High school senior Emme Rooney received two things when she was in seventh grade that changed her life: a diagnosis of psoriasis and a nickname.
It would be completely normal for a young person with a chronic, systemic disease to want to hide her psoriasis. It would also be typical that someone with an unsolicited nickname from middle school classmates would want to leave that in her past as quickly as possible. But not Rooney. When it came time to write her college admission essay last fall, she decided to write about how her nickname gave her strength and courage to overcome challenges on her journey with psoriasis.
You might be wondering, “What kind of nickname could do that?”
Well, her nickname was Wolverine. Let’s go back.
Rooney started showing signs of psoriasis at 7 years old. She believes it may have been after her newly pierced ears got infected. Her symptoms progressed, but it was not until age 12 that she was officially diagnosed.
Psoriasis made middle school a little bit harder for Rooney. She says there were as many kind classmates as mean classmates when it came to her psoriasis diagnosis. The kind ones seemed fascinated by it or did not comment, but the mean ones gave her the nickname Salt Shaker.
One classmate, however, saw Rooney’s distress about her psoriasis and asked her to explain what psoriasis was. After hearing her explanation, he blurted out, “Wolverine! You have the healing powers of Wolverine . . . kind of.”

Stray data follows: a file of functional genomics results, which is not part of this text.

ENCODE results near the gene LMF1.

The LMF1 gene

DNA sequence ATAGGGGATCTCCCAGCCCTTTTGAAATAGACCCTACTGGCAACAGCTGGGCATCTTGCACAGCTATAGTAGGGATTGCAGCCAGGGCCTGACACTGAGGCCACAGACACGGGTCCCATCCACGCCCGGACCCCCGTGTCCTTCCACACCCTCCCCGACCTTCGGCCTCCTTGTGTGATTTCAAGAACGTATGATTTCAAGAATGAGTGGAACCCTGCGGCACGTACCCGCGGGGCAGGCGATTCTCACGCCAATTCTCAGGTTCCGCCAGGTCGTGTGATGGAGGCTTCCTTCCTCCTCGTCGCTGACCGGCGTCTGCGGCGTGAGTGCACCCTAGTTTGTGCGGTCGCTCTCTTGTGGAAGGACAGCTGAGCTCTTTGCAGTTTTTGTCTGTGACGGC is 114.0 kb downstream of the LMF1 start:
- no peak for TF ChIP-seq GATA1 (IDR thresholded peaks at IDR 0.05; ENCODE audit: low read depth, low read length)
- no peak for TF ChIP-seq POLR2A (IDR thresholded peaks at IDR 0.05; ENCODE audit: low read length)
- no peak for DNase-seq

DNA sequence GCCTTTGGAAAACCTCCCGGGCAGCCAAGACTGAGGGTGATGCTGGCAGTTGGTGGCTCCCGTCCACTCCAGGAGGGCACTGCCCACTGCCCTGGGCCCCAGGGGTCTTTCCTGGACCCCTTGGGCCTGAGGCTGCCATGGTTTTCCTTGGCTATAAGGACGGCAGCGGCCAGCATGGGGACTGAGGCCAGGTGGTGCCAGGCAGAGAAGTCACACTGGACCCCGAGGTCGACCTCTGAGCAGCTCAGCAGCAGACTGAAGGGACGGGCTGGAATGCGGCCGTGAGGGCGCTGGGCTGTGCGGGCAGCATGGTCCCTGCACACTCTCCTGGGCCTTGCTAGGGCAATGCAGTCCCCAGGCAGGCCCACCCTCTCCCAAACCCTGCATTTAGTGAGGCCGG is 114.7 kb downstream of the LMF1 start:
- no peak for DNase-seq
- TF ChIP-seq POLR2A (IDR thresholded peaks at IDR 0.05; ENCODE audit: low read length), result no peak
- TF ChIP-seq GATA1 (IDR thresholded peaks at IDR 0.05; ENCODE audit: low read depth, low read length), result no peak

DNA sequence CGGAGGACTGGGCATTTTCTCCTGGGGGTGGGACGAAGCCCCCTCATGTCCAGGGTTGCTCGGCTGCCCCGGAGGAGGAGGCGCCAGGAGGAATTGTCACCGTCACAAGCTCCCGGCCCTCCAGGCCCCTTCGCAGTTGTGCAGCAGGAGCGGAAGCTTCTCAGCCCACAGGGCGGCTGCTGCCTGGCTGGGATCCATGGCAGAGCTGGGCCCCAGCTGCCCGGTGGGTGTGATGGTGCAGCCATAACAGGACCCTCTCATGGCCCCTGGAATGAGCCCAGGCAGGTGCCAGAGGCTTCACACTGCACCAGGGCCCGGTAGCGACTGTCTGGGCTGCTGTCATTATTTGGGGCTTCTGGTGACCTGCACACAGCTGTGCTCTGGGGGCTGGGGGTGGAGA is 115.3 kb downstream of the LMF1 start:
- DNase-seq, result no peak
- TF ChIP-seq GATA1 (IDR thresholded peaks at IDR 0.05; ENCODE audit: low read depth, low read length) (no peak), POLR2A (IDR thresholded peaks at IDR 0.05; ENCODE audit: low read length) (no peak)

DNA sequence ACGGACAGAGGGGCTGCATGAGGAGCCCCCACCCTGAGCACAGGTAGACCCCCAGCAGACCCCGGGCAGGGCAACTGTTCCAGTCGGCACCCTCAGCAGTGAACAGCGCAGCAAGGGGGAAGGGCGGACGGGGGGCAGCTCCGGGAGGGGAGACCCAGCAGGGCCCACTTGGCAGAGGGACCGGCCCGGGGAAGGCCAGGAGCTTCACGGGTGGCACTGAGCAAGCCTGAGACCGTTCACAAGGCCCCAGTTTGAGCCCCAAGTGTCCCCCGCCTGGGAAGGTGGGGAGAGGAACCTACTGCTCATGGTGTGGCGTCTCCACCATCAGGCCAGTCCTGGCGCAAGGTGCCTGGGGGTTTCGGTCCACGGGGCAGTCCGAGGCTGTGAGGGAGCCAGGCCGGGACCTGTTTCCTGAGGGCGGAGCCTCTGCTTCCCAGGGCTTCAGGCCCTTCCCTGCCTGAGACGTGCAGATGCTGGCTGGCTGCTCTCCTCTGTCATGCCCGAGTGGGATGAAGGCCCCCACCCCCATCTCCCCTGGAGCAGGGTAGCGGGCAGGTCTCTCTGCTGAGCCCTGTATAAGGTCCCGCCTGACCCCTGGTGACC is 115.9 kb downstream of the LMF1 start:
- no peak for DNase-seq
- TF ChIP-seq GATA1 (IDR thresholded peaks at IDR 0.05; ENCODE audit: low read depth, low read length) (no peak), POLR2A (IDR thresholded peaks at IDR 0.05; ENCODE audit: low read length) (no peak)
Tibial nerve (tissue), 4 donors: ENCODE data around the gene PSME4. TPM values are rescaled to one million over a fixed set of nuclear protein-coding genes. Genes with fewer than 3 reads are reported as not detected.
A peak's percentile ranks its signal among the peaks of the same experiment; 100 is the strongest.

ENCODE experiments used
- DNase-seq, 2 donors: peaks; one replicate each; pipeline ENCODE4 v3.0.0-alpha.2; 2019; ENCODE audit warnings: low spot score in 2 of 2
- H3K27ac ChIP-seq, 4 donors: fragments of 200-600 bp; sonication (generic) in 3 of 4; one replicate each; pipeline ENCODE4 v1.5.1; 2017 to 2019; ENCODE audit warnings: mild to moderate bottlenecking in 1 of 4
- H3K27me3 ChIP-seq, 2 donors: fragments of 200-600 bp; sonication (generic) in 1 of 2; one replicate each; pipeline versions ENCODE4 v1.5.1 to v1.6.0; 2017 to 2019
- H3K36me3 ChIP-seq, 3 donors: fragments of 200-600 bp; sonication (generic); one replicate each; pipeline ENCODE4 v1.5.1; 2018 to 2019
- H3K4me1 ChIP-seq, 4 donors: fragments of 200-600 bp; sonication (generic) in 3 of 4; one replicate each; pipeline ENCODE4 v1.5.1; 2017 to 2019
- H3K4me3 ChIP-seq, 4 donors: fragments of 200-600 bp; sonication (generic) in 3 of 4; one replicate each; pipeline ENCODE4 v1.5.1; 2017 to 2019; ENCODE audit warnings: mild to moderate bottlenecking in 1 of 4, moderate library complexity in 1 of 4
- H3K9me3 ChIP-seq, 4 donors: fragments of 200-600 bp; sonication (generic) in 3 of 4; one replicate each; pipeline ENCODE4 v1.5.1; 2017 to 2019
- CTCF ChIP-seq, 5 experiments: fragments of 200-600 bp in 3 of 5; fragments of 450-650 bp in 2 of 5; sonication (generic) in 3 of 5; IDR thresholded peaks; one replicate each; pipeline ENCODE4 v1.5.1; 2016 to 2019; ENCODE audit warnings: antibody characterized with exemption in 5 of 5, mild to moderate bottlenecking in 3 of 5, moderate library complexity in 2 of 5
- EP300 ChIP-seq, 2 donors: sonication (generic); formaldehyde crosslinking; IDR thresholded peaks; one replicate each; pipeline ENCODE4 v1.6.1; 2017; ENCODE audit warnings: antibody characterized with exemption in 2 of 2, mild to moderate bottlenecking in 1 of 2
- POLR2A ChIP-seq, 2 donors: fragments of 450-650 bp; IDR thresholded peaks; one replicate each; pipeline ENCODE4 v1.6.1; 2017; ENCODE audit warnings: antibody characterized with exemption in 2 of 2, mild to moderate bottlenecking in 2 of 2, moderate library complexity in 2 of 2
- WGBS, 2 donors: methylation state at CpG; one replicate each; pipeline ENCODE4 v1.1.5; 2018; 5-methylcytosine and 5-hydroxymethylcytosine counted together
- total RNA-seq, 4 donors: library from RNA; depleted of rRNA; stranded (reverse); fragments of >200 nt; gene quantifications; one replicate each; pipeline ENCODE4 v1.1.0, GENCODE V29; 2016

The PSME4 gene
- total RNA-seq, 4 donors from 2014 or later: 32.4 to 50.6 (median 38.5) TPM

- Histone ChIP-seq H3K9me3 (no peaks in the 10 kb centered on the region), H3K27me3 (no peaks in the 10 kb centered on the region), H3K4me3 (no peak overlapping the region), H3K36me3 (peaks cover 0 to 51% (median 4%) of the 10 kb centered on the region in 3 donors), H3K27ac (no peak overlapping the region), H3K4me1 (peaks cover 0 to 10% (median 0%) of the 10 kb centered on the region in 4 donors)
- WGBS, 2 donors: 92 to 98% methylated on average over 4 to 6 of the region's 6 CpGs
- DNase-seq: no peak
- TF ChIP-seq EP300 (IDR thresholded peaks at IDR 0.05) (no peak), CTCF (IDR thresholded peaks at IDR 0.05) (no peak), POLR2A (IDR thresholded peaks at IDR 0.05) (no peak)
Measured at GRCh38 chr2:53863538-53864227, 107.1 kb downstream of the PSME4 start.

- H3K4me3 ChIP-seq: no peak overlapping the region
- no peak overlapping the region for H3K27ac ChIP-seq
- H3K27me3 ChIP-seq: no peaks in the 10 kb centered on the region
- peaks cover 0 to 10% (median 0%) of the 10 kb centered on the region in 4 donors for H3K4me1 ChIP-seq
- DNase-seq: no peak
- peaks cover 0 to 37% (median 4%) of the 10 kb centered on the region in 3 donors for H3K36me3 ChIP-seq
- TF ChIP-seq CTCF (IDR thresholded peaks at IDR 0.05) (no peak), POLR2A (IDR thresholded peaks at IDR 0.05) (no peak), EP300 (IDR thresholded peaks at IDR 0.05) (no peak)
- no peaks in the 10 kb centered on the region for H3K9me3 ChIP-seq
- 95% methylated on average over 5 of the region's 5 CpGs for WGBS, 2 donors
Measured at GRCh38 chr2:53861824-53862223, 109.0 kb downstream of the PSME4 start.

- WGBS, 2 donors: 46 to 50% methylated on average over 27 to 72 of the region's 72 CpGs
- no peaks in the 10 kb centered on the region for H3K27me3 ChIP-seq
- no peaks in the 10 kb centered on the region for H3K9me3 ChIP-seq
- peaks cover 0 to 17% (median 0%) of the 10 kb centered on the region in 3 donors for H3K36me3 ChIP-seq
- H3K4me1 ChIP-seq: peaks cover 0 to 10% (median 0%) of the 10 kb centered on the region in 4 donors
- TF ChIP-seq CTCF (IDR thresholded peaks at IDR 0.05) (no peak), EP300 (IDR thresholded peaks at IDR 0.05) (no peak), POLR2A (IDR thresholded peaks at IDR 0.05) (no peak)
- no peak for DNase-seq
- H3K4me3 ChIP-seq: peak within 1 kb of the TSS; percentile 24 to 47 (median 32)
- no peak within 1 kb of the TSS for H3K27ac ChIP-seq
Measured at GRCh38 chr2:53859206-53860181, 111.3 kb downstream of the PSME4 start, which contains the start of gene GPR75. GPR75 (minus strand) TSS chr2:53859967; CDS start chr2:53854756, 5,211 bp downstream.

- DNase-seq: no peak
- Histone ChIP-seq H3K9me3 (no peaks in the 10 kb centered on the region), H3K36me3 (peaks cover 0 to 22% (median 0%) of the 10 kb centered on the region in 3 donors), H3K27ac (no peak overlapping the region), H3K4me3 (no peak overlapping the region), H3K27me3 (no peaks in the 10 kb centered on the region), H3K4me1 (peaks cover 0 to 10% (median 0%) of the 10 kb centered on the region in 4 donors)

Wolverine is a member of the X-Men, a team of superheroes with mutant superpowers that started as a Marvel Comics series and then was developed into the X-Men movie franchise. One of Wolverine's superpowers is an accelerated healing process that regenerates damaged or destroyed tissues of his body at rates far beyond those of normal humans. When someone experiences psoriasis, a dysfunction of the immune system leads to inflammation in the body and speeds up skin cell growth. Normally, skin cells completely grow and shed in about a month, but with psoriasis, skin cells do this in only three or four days. Instead of shedding, the skin cells pile up on the surface of the skin.